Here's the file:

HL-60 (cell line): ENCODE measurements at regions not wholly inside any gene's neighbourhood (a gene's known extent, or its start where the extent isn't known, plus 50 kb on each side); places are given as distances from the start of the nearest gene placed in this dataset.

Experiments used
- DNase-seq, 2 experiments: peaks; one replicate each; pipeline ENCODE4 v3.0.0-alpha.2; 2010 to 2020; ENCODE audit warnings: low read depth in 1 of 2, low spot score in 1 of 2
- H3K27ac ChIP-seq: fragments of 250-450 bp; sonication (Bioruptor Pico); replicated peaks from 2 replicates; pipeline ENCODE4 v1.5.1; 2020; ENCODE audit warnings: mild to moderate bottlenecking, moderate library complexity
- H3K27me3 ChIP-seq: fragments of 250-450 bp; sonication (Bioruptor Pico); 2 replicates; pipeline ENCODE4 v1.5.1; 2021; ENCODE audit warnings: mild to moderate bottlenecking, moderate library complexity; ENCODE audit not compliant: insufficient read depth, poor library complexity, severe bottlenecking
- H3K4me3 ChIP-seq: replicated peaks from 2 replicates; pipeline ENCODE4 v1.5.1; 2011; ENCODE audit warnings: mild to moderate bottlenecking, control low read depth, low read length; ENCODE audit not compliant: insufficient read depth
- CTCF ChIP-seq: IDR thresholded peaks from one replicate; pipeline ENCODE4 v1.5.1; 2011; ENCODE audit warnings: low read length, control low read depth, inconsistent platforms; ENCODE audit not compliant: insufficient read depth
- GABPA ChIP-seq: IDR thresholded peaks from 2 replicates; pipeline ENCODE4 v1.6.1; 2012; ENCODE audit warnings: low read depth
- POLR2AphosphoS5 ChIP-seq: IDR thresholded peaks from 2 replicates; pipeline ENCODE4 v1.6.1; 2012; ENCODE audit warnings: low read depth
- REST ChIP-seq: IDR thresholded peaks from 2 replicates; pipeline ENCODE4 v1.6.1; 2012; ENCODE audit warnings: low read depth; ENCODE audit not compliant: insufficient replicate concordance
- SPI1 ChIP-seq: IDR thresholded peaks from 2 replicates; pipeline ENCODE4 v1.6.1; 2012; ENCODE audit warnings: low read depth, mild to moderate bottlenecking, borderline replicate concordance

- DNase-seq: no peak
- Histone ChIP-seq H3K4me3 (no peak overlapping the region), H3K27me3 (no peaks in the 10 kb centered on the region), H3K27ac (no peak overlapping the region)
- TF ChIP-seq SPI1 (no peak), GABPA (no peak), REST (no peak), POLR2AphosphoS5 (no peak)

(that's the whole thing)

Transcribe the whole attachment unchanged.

HL-60 (cell line): ENCODE measurements at regions not wholly inside any gene's neighbourhood (a gene's known extent, or its start where the extent isn't known, plus 50 kb on each side); places are given as distances from the start of the nearest gene placed in this dataset.

Experiments used
- DNase-seq, 2 experiments: peaks; one replicate each; pipeline ENCODE4 v3.0.0-alpha.2; 2010 to 2020; ENCODE audit warnings: low read depth in 1 of 2, low spot score in 1 of 2
- H3K27ac ChIP-seq: fragments of 250-450 bp; sonication (Bioruptor Pico); replicated peaks from 2 replicates; pipeline ENCODE4 v1.5.1; 2020; ENCODE audit warnings: mild to moderate bottlenecking, moderate library complexity
- H3K27me3 ChIP-seq: fragments of 250-450 bp; sonication (Bioruptor Pico); 2 replicates; pipeline ENCODE4 v1.5.1; 2021; ENCODE audit warnings: mild to moderate bottlenecking, moderate library complexity; ENCODE audit not compliant: insufficient read depth, poor library complexity, severe bottlenecking
- H3K4me3 ChIP-seq: replicated peaks from 2 replicates; pipeline ENCODE4 v1.5.1; 2011; ENCODE audit warnings: mild to moderate bottlenecking, control low read depth, low read length; ENCODE audit not compliant: insufficient read depth
- CTCF ChIP-seq: IDR thresholded peaks from one replicate; pipeline ENCODE4 v1.5.1; 2011; ENCODE audit warnings: low read length, control low read depth, inconsistent platforms; ENCODE audit not compliant: insufficient read depth
- GABPA ChIP-seq: IDR thresholded peaks from 2 replicates; pipeline ENCODE4 v1.6.1; 2012; ENCODE audit warnings: low read depth
- POLR2AphosphoS5 ChIP-seq: IDR thresholded peaks from 2 replicates; pipeline ENCODE4 v1.6.1; 2012; ENCODE audit warnings: low read depth
- REST ChIP-seq: IDR thresholded peaks from 2 replicates; pipeline ENCODE4 v1.6.1; 2012; ENCODE audit warnings: low read depth; ENCODE audit not compliant: insufficient replicate concordance
- SPI1 ChIP-seq: IDR thresholded peaks from 2 replicates; pipeline ENCODE4 v1.6.1; 2012; ENCODE audit warnings: low read depth, mild to moderate bottlenecking, borderline replicate concordance

- DNase-seq: no peak
- Histone ChIP-seq H3K4me3 (no peak overlapping the region), H3K27me3 (no peaks in the 10 kb centered on the region), H3K27ac (no peak overlapping the region)
- TF ChIP-seq SPI1 (no peak), GABPA (no peak), REST (no peak), POLR2AphosphoS5 (no peak)